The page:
If you’re reading this post, then chances are you have found yourself needing to make food for a big family, a bunch of friends, a church congregation, or another event with loads of people. No fear! Below you’ll find some tips for making food for the masses and doing it on a budget!
6 Tips for How to Feed a Large Group on a Budget
#1: Buy in Bulk & Compare Prices
Buying in bulk can really help cut down on costs. But don’t always assume bulk stores like Costco are going to be cheaper. (For example, at Costco frozen fruits and veggies are a great deal, but fresh meats are usually not. Click here for an insightful article on things you should and maybe shouldn’t be buying at Costco.) If you’re making a lot of some food items, then it’s worth it to do a little extra research and see where you can get the biggest bang for your buck.
When comparing prices, be sure to look at the unit price (the price per ounce or price per pound). The big sticker price you see on an item isn’t the most telling because a lot of products vary by size. Instead, look for the smaller unit price number and compare products using that number.
Tip: Store brand products are almost always cheaper than name brand products. Also, there are exceptions, but the quality of store brand items is pretty comparable to that of the name brand items. (Brand association is marketing at its finest!)
#2: Focus Your Menu
Don’t spread yourself too thin by trying to do too much. Focus your menu, efforts, and dollars on only a handful of food offerings. By having a focused menu, you will be able to avoid buying food for unnecessary sides, desserts, or drinks. You will also have more time to devote to each dish (for price comparing, etc.), making you more able to make wise spending decisions.
#3: Pick Budget-Friendly Foods
Kind of a no-brainer, but don’t go buying steak for a million people. Make your main dish a filling food that is cheap. Carbs (like potatoes, rice, pasta, etc.) are great for this! Save the meat, fruit, and other expensive items for a side dish. Better yet, mix them into a side! For example, if you’re making breakfast for a big group, you could make pancakes for your main dish and serve hash browns (another filling carb!) for side dish #1 and scrambled eggs with bacon bits for side dish #2 (instead of straight up bacon strips that will be devoured in four seconds).
Need some menu planning help? Click here for 11 ideas for Cheap Meals for Feeding Large Groups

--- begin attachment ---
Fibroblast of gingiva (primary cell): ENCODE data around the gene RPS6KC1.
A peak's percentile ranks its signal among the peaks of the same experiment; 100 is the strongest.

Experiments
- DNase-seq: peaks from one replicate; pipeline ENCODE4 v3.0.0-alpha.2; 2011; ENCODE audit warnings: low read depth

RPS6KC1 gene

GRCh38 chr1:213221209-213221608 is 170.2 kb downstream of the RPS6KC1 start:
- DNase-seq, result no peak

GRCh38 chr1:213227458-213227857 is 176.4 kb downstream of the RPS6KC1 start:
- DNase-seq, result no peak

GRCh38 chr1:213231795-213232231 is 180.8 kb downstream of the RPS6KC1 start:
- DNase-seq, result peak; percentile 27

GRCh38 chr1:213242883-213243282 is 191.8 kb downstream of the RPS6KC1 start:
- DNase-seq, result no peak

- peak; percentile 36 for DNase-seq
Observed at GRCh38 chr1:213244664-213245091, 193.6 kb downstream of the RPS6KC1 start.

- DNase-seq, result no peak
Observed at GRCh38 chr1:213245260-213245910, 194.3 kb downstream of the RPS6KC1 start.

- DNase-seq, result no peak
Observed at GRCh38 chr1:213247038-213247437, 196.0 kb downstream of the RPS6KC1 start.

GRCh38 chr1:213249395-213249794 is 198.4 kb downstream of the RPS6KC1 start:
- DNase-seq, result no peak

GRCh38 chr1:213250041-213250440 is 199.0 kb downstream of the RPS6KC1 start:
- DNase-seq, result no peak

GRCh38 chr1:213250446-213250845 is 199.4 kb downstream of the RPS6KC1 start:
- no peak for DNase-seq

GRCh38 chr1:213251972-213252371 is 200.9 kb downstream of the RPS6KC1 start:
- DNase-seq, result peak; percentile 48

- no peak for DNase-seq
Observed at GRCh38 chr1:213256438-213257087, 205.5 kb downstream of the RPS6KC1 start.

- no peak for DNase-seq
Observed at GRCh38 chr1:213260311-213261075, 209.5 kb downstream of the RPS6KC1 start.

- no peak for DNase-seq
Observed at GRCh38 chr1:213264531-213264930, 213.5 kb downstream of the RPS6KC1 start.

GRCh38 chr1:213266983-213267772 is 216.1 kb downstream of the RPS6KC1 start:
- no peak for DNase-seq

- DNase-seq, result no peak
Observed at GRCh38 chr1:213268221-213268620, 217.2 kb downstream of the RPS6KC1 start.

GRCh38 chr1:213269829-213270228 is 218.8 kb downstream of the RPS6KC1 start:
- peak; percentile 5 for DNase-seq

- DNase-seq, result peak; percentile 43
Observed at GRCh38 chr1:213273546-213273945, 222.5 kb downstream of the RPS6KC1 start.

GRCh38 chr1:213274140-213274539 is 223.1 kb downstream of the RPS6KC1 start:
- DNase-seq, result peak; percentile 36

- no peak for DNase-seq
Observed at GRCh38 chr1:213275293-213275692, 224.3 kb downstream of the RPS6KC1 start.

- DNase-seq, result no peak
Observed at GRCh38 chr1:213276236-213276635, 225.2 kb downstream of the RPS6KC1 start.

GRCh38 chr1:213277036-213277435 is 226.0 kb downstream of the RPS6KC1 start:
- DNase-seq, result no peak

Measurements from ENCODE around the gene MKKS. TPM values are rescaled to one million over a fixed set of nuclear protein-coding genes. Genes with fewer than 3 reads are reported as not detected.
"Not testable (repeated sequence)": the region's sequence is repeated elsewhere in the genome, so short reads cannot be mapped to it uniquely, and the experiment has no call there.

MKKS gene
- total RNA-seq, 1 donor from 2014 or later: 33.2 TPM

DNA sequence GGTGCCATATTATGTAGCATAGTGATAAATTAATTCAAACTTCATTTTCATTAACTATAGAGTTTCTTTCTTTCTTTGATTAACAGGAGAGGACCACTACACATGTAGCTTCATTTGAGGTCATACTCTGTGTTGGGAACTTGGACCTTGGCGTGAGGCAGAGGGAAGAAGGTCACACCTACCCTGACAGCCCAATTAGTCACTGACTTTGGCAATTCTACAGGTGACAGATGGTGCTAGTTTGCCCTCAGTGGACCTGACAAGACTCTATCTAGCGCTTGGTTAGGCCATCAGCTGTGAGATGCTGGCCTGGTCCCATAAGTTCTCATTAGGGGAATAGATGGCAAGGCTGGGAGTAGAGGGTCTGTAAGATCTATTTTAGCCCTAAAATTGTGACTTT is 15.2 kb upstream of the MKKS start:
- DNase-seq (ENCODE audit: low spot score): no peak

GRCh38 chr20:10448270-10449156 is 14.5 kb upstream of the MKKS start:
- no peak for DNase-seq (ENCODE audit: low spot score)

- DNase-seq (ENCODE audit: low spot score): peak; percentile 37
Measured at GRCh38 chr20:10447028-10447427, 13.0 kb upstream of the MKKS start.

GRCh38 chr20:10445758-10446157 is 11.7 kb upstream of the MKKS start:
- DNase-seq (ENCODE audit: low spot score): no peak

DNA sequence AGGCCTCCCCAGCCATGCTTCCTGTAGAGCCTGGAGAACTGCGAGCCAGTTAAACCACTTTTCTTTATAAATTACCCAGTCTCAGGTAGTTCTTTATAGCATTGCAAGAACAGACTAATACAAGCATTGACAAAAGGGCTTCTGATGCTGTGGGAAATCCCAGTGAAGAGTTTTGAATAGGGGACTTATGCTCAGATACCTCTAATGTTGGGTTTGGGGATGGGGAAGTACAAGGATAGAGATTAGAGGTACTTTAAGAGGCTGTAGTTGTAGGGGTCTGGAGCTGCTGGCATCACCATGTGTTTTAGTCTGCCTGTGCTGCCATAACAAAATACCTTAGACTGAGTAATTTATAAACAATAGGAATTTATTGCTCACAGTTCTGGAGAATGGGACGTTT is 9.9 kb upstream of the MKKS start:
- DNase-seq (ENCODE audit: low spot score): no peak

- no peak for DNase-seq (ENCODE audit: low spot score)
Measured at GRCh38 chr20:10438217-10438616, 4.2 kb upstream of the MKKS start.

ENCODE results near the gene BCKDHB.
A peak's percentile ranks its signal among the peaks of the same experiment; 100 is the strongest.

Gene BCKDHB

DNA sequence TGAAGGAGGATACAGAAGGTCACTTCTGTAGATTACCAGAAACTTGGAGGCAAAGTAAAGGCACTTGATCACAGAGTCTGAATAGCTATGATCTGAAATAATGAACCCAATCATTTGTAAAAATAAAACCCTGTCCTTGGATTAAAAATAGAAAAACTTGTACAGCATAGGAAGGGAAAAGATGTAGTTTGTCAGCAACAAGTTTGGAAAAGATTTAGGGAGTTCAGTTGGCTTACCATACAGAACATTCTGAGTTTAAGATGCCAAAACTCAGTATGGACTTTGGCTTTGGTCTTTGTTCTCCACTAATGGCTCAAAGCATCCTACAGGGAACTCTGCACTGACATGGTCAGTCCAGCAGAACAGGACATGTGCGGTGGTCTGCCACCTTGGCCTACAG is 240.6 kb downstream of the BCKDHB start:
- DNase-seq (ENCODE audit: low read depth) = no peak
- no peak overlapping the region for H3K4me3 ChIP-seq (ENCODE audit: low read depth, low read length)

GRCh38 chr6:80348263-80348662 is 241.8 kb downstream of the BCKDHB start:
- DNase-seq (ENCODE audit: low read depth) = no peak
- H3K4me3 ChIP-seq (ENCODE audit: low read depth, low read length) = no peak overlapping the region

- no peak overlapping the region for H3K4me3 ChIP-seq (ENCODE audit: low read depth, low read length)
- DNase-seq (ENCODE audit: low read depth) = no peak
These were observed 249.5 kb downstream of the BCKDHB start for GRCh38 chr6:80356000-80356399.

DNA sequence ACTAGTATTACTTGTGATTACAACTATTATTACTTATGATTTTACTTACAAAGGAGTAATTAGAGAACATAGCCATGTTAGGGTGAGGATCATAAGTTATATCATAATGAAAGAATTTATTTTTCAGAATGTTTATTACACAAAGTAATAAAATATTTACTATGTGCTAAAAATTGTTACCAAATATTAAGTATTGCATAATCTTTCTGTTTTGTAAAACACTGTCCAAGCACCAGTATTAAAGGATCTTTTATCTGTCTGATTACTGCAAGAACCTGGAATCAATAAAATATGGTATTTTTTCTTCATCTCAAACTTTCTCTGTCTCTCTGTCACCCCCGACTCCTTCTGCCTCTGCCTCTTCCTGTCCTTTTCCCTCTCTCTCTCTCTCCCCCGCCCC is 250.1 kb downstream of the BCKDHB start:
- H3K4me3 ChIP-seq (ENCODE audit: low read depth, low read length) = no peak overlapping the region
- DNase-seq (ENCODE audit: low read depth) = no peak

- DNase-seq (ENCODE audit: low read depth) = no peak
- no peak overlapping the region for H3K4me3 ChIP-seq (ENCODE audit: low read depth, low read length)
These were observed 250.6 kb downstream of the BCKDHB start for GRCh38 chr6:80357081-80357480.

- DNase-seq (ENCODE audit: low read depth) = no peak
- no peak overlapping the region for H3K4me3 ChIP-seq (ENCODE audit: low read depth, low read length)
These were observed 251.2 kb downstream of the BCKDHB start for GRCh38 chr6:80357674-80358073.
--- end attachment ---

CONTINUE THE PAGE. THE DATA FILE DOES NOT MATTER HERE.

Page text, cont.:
Tip: If you’re tight on cash, for your drink, just serve water. Water is free! Unless this is for an event that obviously calls for another drink offering, the guests won’t complain if they don’t know what they’re missing out on. If you feel the need to make a fancy drink but don’t have the budget to do it, then add lemon or lime slices to water and it elevates the look without deflating your wallet too much.
#4: Know Your Budget and Stick to It
The whole point of the word “budget” is to have a financial plan or forecast of what you can spend. Figure out a total dollar amount that you can afford to spend on your event. Then, come up with an inexpensive menu idea (being conscious of how much things cost), and know an estimate of how many people you will be feeding. Using this information you can estimate how much of each ingredient or food item you will need and what it will cost you to buy for the group. (Don’t forget to factor in paper/plastic plates, cups, utensils, napkins, etc. if needed!) Are you coming close to the dollar amount you can afford? If you’re projecting to spend over your budget then look at your menu and see what you can cut out or change. Or, see tip #6.
#5: Use Smaller Plates & Serveware
If you’re going buffet style and worried about people taking too much food, preempt the issue by providing smaller plates. Obviously don’t go too small or it will be frustrating for your guests, but not providing the biggest dinner plate around is okay. By providing smaller plates, people who need to come back for seconds will, but you will avoid having a bunch of wasted food left on plates. This tip is especially useful when there are children in the group. (Double especially when the kids are serving themselves!)
Another way to help people take less is by using smaller serving utensils. People will naturally be more conscious of what they are loading onto their plates if they have to dig into the serving dish a couple of times.
This tip is not necessarily about feeding people less, but about helping people not waste food that they take. Wasted food is wasted money–no bueno if you’re on a tight budget.
#6: Ask for Help
Whether it’s asking for people to bring a side dish or dessert or asking for them to bring a small donation, this tip can be one of the easiest ways for you to ease your financial burden. Especially if you’re carrying the bulk of the meal preparation on your shoulders, chances are people will be more than willing to help you out.
Tip: When asking for monetary donations, provide a suggested amount. This will help your guests know how much you’re hoping for. You don’t want to leave them wondering if their donation is too little or too much.
Hopefully these 6 tips will be helpful as you plan your next event. Feeding a large group can be fun, as long as it doesn’t break the bank. By following these tips and being money-conscious, you can definitely feed a large group on a budget!
Don’t forget to check out our post on Cheap Meals for Feeding Large Groups by clicking here.